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Posted June 19, 2013
What a wonderful book! I love the connection to music as I also find great joy and stress-relief from singing! Amish do not encourage singing English songs or singing with instruments or even with "great joy and feeling". I can not imagine singing any other way and so I can see how it was so difficult for Katrina. This book was a fun, light read and gave me a good deal to smile about!
I received a free copy of this book from Revell Publishing in a giveaway. Thank you so much!
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Posted June 16, 2013
This was a fun, light read and did a nice job of combining both the Amish and the English worlds while also helping to define the differences between them. Katrina loves to sing, but was admonished once as a child for singing too loudly, so has been conflicted ever since about her joy of singing. When she discovers that her grandmother once sang in a folk trio in the sixties, before coming back to join the church, she continues to wonder why her singing seems to trouble her parents.
Being left an old transistor radio from her grandmother, she covertly learns some songs from a Golden Oldies station. During group singing, the other teens convince her to sing them a song. One song leads to another, and then to a handful as they are all enraptured by her voice. Bekka, her best friend, claims she sings better than the performers on American Star, a show she watches on her family's work computer when she is supposed to be working!
Her dad had been hurt in a tractor accident and his pain has gotten so bad that there are days he cannot get out of bed. Fearing that his older brother (due to his nagging wife) might cut them off from the farm that sustains them, and knowing that her father could benefit from a surgery they cannot afford, Katrina decides to apply to American Star. She knows that her family might cut her off, but is convinced by her friends (and brother and sister) that if she has a chance to win some money that could pay for her father's surgery, then she should do it.
I liked the way the author allowed Katrina to remain true to her Amish roots while competing on this English show. Whenever she felt she had compromised her beliefs, she would come back stronger than ever to stay true to her beliefs. She was able to make and help her new friends, and still be quite competitive just by being herself. The producer also made it possible for her to meet one of the trio that sang with her grandmother all those years ago - so even though her grandmother had passed away, she was able to learn a lot more about her. I think this also helped her to make some of the decisions that she did.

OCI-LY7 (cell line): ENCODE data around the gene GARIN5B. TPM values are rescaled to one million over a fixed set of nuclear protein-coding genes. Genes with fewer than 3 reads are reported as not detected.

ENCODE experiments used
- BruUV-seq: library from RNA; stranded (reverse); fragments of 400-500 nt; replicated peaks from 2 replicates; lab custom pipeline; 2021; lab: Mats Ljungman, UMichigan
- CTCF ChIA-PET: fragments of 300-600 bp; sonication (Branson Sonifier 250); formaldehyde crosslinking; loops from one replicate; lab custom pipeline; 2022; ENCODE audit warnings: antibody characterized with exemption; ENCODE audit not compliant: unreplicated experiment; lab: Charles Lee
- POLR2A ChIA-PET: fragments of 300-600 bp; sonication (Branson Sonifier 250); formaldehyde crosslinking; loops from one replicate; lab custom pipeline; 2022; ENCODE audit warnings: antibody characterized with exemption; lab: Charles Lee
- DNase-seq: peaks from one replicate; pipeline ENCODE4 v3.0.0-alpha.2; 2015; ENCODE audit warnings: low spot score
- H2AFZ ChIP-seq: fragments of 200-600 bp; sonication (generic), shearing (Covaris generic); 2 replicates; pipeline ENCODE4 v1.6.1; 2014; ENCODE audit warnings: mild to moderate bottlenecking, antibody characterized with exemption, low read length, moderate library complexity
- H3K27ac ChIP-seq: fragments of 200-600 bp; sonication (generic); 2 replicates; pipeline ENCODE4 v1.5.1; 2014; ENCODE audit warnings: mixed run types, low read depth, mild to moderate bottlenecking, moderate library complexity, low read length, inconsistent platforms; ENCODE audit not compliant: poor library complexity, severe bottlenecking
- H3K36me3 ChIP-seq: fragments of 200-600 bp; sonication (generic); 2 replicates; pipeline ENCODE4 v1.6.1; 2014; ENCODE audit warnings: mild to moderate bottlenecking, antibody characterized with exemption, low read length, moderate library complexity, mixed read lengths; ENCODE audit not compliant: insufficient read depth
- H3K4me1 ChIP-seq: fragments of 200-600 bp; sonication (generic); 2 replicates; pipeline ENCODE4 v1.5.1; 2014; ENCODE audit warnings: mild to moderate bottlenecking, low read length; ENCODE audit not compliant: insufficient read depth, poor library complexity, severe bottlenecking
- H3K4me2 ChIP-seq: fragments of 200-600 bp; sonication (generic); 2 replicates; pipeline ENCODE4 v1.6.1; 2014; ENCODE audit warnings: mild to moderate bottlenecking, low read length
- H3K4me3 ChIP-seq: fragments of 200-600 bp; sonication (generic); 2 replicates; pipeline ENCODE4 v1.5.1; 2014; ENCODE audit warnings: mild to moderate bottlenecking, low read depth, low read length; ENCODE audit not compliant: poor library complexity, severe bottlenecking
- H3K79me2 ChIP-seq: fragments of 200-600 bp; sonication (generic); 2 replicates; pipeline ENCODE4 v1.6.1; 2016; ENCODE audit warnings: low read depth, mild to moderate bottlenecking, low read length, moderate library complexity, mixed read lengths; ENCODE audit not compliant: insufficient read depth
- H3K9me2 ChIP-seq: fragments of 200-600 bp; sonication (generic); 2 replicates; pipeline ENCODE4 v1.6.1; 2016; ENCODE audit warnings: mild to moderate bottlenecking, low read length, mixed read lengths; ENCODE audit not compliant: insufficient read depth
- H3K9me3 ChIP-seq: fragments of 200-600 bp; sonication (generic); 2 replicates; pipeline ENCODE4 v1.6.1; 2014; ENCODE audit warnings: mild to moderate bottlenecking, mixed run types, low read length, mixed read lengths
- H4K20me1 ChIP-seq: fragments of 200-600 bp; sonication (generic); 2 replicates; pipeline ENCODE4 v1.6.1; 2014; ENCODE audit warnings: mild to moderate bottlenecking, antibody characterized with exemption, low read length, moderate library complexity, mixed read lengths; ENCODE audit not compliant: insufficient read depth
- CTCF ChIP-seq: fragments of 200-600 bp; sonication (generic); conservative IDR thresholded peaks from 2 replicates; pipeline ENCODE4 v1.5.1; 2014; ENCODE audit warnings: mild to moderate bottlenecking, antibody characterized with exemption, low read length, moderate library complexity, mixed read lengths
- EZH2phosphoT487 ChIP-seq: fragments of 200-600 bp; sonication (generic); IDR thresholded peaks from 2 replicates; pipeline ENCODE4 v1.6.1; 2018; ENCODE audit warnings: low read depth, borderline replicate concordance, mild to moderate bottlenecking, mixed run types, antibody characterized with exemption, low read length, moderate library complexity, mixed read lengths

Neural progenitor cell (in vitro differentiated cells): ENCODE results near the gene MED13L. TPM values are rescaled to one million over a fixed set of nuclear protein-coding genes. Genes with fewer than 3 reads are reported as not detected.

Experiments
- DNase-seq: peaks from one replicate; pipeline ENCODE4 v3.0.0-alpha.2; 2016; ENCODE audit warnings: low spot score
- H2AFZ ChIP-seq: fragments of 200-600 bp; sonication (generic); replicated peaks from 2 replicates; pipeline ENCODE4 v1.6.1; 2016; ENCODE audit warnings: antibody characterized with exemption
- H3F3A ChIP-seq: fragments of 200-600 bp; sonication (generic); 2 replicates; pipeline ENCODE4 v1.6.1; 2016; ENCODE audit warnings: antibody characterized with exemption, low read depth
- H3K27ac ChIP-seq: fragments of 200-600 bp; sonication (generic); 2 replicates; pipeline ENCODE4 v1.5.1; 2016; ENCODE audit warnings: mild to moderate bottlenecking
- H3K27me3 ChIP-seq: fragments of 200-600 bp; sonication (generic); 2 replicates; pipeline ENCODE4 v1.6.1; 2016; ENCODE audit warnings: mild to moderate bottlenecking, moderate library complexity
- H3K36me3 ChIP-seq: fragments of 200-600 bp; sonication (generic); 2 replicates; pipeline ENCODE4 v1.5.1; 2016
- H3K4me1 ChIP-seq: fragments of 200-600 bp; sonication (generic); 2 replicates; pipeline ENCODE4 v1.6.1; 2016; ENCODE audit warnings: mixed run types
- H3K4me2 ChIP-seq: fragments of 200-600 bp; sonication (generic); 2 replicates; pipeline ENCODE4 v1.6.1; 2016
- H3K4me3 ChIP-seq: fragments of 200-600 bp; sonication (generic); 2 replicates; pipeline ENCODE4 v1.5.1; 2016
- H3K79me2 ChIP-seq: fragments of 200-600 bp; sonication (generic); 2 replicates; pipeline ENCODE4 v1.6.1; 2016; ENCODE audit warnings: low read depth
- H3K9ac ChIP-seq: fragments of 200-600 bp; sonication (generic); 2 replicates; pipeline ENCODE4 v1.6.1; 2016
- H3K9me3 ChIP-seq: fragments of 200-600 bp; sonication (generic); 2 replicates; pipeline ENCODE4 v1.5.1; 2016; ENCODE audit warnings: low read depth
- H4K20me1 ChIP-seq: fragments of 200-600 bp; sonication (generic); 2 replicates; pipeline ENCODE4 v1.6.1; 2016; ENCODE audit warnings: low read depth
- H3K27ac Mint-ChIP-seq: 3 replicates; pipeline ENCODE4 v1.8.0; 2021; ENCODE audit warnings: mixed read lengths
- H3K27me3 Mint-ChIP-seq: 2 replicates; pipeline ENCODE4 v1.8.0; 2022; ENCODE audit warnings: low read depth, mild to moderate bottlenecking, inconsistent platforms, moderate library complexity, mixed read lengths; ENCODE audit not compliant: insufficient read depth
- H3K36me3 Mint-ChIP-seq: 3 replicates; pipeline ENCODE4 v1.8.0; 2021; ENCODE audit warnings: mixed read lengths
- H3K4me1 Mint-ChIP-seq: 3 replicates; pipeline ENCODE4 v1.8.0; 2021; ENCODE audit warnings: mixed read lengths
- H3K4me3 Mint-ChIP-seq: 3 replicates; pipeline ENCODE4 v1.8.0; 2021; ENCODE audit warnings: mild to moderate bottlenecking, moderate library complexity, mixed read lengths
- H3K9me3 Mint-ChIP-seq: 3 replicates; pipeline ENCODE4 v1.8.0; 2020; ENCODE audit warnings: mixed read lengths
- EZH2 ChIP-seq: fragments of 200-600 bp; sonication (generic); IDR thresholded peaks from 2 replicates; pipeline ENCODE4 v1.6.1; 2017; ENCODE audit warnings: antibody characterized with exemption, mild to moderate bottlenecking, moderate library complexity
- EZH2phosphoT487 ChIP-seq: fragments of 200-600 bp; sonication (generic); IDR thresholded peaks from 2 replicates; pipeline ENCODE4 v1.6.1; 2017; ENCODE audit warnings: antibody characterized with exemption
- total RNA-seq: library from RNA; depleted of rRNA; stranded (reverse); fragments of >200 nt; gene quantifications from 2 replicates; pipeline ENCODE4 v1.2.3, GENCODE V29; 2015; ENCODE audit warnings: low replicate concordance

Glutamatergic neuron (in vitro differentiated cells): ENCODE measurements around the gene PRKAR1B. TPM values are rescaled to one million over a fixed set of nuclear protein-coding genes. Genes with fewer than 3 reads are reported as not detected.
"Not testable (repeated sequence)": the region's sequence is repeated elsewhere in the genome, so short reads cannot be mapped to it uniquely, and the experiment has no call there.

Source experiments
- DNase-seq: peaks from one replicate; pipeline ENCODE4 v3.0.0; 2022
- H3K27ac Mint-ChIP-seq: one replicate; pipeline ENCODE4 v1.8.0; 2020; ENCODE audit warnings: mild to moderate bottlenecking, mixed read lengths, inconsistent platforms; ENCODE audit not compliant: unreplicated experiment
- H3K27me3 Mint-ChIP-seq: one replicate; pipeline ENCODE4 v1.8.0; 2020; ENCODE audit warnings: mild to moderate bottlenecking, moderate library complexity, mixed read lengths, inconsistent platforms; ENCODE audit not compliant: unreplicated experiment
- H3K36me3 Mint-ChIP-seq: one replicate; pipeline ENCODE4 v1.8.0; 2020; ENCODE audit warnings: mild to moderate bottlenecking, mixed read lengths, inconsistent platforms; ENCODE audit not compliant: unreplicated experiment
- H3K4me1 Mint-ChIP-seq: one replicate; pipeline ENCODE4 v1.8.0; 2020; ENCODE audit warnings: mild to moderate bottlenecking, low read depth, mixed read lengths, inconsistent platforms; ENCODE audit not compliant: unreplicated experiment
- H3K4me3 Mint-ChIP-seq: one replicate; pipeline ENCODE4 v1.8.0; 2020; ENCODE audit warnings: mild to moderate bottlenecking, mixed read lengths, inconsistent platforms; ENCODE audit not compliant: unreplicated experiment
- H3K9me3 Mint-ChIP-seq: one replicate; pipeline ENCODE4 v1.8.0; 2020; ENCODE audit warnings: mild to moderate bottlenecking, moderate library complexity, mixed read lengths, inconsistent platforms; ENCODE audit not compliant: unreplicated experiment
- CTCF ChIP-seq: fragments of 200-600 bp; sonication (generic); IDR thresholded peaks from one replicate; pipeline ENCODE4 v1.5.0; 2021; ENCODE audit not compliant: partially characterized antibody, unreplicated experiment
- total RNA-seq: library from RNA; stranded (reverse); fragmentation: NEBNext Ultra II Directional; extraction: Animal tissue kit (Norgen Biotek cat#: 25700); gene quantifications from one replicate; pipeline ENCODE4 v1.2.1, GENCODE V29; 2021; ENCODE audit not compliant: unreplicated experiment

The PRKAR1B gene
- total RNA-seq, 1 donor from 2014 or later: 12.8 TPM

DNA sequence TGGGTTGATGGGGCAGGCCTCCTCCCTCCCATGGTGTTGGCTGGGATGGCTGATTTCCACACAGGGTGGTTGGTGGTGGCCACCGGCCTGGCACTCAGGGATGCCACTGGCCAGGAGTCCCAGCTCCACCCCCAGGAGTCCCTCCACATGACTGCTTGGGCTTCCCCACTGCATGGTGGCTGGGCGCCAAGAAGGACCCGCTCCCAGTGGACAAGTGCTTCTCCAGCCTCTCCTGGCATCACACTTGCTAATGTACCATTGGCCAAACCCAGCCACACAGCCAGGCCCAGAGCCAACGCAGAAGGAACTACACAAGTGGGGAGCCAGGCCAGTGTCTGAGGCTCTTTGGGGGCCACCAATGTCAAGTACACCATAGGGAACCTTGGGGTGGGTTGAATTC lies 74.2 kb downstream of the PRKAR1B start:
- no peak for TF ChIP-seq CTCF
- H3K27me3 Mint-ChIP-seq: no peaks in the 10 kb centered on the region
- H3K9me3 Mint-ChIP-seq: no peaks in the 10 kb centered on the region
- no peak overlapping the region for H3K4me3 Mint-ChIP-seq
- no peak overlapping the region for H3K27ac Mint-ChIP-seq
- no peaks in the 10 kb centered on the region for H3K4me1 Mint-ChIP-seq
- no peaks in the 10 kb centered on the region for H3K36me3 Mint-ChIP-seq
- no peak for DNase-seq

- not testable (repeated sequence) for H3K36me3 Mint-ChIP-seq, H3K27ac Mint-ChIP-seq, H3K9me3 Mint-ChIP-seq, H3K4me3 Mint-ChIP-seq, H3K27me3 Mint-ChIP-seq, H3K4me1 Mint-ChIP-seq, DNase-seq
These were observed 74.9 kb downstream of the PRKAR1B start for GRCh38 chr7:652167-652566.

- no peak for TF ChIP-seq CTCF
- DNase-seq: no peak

If you have a daughter who is convinced that she is the next "Voice" or "American Idol" then I think she would enjoy this book. While I am sure that it doesn't come close to the 'behind-the-scenes' of the real show, it might give them something else to think about as to why they want to compete, and what they are willing to compromise to get their dreams.
Posted June 12, 2013
This story begins as the Yoder family is burying their Grandmother. We then discover the secret of her hidden life. She gives part of that life as an inheritance to her Granddaughter Katrina.
Katrina just happens to take after her Mammi in many ways. She has the voice of an Angel, just as her Mammi had, only she didn't know. When her friend Bekka introduces her to a solution to earn money so that her Dad can had much needed surgery.
Bekka has been secretly...again a wayward Amish girl, watching American Star. Will this be the answer to Katrina's prayers? Can she use her talent to help her Dad? If she goes out into the English World, will she stay? If she wants to return, will the community accept her back?
What a dilemma Katrina has, can you imagine a young sheltered Amish Girl, arriving in the big city. Never having been in even an elevator before! We get to see it all through her eyes.
Enjoy this rather different Amish story, set in Ohio and Hollywood, I did!
I received this book through the Revell Blogger Tour, and was not required to give a positive review.
Posted June 4, 2013
Posted June 4, 2013
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